# Advantages of pathwise calculus over stochastic calculus in continuous self-financing trading models

I am new to stochastic calculus but the statement below confuses me:

Beside the issue of the impossible consensus on a probability measure, the representation of the gain from trading lacks a pathwise meaning: while being a limit in probability of approximating Riemann sums, the stochastic integral does not have a well-defined value on a given ‘state of the world’. This causes a gap in the use of probabilistic models, in the sense that it is not possible to compute the gain of a trading portfolio given the realized trajectory of the underlying asset price, which constitutes a drawback in terms of interpretation.

Source: Riga C., (2015), Pathwise functional calculus and applications to continuous-time finance, Page 3

since the computation of a stochastic integral entails essentially computing a distribution, why can we then not define it pathwise? What am I missing? e.g. $$\int_{0}^{t} X_{s} dB_{s} \sim \mathcal{N}(0, \sigma^{2})$$ surely it is then simply pathwise defined on any state $$\omega \in \Omega$$ as $$\mathcal{N}(0,\sigma^{2})(\omega)$$.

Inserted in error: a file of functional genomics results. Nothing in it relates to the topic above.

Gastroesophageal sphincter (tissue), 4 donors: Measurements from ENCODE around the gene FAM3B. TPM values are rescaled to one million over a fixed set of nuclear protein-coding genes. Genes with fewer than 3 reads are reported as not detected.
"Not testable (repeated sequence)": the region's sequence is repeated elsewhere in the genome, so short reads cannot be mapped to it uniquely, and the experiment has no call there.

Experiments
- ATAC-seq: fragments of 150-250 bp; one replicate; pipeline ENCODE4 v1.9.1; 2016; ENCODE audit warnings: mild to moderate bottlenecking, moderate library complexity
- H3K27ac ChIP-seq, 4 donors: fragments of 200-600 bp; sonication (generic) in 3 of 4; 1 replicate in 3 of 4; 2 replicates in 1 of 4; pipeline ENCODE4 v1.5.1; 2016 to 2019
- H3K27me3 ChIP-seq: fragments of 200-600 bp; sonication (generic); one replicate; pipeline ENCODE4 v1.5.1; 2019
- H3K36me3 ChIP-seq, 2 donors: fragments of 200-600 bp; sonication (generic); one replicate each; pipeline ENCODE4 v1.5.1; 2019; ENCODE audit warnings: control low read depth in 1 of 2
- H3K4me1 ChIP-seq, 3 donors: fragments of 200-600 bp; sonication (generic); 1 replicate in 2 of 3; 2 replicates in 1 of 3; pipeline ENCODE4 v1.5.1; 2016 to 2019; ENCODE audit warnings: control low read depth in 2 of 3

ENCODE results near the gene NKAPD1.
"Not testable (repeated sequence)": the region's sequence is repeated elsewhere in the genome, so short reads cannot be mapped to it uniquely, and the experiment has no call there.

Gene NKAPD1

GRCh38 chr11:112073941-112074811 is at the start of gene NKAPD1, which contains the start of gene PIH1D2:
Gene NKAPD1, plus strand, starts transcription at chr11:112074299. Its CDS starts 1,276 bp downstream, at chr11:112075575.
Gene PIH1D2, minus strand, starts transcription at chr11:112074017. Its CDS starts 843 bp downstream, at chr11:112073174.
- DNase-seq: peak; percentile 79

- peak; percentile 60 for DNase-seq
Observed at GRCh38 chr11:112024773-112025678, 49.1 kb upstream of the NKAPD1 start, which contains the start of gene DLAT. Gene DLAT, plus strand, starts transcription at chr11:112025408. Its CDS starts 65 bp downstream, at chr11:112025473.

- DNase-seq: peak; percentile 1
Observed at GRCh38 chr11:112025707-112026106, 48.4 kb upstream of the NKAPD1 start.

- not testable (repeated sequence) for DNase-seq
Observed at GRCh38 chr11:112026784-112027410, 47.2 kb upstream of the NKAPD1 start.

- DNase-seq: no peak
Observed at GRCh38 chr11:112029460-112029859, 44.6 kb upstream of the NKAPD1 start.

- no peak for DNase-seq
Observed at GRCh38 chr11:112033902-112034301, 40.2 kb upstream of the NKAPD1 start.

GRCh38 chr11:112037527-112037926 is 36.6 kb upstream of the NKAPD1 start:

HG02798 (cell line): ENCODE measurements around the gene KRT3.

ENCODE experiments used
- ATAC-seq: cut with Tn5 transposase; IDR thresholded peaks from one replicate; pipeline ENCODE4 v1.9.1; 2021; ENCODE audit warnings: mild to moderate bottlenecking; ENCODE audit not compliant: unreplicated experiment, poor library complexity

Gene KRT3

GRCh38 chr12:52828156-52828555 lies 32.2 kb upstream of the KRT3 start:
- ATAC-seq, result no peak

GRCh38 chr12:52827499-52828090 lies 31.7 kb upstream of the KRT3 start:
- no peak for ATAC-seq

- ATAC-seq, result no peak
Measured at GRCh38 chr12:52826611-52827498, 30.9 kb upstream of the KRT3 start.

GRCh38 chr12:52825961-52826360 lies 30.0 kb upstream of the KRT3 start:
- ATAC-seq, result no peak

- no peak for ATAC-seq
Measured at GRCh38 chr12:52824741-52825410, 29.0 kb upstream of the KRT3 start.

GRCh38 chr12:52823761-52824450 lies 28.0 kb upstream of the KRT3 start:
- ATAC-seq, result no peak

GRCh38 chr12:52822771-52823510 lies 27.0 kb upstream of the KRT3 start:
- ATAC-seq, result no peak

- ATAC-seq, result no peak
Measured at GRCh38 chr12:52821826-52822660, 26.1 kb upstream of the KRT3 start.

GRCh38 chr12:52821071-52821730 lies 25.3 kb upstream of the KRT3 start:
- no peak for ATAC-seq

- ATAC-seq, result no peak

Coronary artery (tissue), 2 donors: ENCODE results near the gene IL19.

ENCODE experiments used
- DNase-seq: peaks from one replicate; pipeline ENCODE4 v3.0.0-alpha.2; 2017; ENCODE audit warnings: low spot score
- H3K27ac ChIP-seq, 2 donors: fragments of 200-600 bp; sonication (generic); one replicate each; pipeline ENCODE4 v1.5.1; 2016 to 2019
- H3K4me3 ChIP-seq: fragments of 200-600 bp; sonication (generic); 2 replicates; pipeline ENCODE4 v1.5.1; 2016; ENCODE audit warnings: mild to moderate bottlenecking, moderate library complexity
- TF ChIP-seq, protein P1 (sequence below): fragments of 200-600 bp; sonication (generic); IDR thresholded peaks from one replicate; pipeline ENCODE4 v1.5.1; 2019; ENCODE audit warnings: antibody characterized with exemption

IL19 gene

Can anyone describe my misunderstanding, and help me?

• What is the source of your quotation? – Daneel Olivaw Mar 16 at 19:52

Breezing through the referenced paper, the point of it seems to be to develop Ito calculus for non-anticipative functionals $$F(t, X_t),$$ where $$X_t := \left\{X(u)\mid 0\leq u\leq t \right\}$$ and $$\left(X(u)\right)_{u\geq 0}$$ is a stochastic process. For example, for $$F(t,X_t)=t^{-1}\int_0^t X(u)du.$$ I think that, in that introductive paragraph, the author simply mentions that classical Ito calculus (formula) didn't have 'pathwise interpretability' until the machinery behind functional Ito calculus arrived, which essentially generalizes it, not that classical Ito calculus had any shortcomings.